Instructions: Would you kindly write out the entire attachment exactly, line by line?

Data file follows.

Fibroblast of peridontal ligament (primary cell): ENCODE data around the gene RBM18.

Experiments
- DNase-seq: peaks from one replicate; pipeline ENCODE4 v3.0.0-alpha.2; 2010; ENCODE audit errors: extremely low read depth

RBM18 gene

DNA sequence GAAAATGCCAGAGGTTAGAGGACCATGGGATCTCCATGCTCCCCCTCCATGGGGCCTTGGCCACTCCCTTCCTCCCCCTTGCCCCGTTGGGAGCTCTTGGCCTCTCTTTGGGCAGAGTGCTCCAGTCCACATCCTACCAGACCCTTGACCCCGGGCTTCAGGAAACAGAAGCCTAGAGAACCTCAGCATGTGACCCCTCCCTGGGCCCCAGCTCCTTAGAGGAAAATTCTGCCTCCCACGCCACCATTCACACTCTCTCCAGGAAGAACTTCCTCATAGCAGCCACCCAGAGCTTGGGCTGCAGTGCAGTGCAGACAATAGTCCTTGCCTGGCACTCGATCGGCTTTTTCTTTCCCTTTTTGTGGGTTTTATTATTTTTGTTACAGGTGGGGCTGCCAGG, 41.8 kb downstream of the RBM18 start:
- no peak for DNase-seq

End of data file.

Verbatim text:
Fibroblast of peridontal ligament (primary cell): ENCODE data around the gene RBM18.

Experiments
- DNase-seq: peaks from one replicate; pipeline ENCODE4 v3.0.0-alpha.2; 2010; ENCODE audit errors: extremely low read depth

RBM18 gene

DNA sequence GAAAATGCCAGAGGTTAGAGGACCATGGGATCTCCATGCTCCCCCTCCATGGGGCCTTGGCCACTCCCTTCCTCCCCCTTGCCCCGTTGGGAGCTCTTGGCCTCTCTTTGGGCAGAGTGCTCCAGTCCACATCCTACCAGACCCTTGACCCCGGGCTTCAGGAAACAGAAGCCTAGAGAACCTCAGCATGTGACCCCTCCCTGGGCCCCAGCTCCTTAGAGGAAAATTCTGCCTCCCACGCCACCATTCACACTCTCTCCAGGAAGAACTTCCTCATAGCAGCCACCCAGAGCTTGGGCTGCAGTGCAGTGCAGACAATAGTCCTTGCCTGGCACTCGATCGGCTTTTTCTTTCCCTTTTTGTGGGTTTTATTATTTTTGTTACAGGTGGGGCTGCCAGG, 41.8 kb downstream of the RBM18 start:
- no peak for DNase-seq